This paper is mainly aimed at near-field acoustic source localization under small snapshots data, so set the number of snapshots is 5. The noise with SNR = 5 dB is added. The number of Monte Carlo experiments is 50. The spatial spectrum of search space will be obtained by vector MVDR and PMVDR algorithm. Furthermore, the distribution of the target coordinate is obtained, shown in Fig. 2.

In Fig. 2, the azimuth, elevation and range calculated by standard MVDR can fluctuate at the true value, but they disperse widely. The results are not stable. That is to say that the standard MVDR algorithm is sensitive with the number of snapshots, also verified the theory in the front. In comparison, the results calculated by PMVDR can focus on the true value, and disperse significantly smaller. The proposed MVDR algorithm, which was dealt with noise whitening pretreatment and diagonal loading, can improve the positioning accuracy of near field target with small snapshots.

**Fig. 2.**
The distribution of location parameters

a) Azimuth

b) Elevation

c) Range

The SNR changes from -10dB to 20dB, and the number of snapshots is 5. The root mean square error (RMSE) and CRB of estimated value can be achieved by 100 Monte-Carlo simulation experiments. The performance curves are shown in Fig. 3.

As shown in Fig. 3, it can be seen that the estimates’ RMSE of the MVDR algorithm has not been improved with the increase of SNR. The RMSE obtained by PMVDR algorithm and the CRB decrease with the increase of SNR, and the RMSE curve is constantly closed to CRB. It is proved that the performance of PMVDR algorithm has been improved with the increase of SNR and tends to CRB.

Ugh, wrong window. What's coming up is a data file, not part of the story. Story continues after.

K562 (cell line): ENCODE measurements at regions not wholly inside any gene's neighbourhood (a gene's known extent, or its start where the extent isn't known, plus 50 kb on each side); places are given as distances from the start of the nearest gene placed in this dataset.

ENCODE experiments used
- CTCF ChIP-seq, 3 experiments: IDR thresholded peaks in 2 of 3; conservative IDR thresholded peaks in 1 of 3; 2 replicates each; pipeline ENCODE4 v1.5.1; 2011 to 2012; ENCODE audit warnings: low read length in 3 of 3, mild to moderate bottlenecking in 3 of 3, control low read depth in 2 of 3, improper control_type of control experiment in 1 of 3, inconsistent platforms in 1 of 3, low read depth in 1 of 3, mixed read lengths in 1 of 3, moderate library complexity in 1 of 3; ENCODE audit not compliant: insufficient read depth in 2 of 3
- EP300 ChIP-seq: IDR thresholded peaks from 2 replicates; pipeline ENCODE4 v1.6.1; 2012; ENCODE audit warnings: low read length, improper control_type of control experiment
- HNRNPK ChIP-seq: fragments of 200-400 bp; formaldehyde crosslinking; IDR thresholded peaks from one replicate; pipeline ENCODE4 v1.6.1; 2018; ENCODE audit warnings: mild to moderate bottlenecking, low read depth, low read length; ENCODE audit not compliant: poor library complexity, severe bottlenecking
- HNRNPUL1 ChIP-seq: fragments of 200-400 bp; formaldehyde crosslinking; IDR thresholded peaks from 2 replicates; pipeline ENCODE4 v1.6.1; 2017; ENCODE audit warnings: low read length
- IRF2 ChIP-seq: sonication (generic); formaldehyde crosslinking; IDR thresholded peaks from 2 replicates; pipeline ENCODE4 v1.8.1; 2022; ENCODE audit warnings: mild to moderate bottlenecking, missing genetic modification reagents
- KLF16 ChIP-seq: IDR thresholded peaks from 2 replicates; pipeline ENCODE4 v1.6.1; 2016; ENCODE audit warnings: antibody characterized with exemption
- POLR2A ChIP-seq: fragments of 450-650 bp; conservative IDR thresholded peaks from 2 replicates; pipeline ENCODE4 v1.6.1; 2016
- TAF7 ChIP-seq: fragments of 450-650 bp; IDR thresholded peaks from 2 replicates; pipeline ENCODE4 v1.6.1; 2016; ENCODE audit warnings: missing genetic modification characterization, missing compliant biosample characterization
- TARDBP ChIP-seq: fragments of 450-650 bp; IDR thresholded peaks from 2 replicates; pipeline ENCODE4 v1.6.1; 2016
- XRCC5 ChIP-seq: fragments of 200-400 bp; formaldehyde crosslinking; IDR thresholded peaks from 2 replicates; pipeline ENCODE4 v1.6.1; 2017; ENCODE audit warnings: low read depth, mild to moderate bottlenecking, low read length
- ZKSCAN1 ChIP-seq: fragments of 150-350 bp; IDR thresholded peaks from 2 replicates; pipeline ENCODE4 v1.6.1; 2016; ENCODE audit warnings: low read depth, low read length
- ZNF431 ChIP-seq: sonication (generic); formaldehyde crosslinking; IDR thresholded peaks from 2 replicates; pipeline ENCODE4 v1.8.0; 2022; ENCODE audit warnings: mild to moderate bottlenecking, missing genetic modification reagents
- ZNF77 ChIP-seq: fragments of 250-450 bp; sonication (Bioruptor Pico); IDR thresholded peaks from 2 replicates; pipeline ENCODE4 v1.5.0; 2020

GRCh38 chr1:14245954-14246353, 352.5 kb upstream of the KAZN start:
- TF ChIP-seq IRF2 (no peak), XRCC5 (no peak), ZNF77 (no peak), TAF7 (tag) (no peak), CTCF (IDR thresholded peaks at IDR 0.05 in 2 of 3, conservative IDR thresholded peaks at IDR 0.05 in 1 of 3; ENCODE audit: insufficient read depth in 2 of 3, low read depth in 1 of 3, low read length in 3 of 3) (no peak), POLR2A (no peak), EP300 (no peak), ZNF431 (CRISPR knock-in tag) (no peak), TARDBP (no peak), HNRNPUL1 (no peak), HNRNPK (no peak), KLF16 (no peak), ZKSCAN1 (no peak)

**Fig. 3.**
The positioning performance curve vs SNR

a) Azimuth

b) Elevation

c) Range

The algorithm performance changes with the number of snapshots, the snapshots number increased from 5 to 605, increased step 100. 100 simulations are performed to compute the RMSE and CRB, the performance curves are shown in Fig. 4.

The curves in Fig. 4 show that estimation error of MVDR algorithm is much larger than that of PMVDR and CRB when the snapshot number is small. With the increase of snapshots, the estimation error of MVDR algorithm decreases rapidly. It indicates that MVDR algorithm is very sensitive and unstable with small sample data. At the same time, the estimation error of PMVDR and CRB continue to decline. The performance of MVDR and PMVDR algorithm are not different when the snapshot number is large enough.

**Fig. 4.**
The positioning performance curve vs snapshots

a) Azimuth

b) Elevation

c) Range

The poor performance of MVDR algorithm with small sampled data is studied in this paper. The vector hydrophone and the diagonal loading technique after preprocessing are proposed to improve the positioning performance of MVDR algorithm. Finally, simulation results demonstrate the effectiveness of proposed algorithm. With the small sample data, the simulation results show that the PMVDR algorithm can locate the near field target more accurately than the MVDR algorithm. With the increase of SNR and snapshots, the RMSE of estimation results continue to decrease, the positioning performance improved gradually. It can provide a new idea for target location of mine near field.

**Zhang Chao Ran**Research on Small Target Location Based on Vector Detection. Naval University of Engineering, Wuhan, 2016.**Yan She Feng, Ma Yuan Liang**Sensor Array Beampattern Optimization: Theory with Applications. Science Press, 2009.**Capon J.**High-resolution frequency-wavenumber spectrum analysis. Proceedings of the IEEE, Vol. 57, Issue 8, 2005, p. 1408-1418.**Carlson B. D.**Covariance matrix estimation errors and diagonal loading in adaptive arrays. IEEE Transactions on Aerospace and Electronic Systems, Vol. 24, Issue 4, 1988, p. 397-401.**Li J., Stoica P., Wang Z.**On robust Capon beamforming and diagonal loading. IEEE Transactions on Signal Processing, Vol. 51, Issue 7, 2003, p. 1702-1715.**Ma N., Goh J. T.**Efficient method to determine diagonal loading value. IEEE International Conference on Acoustics, Speech and Signal Processing, 2003.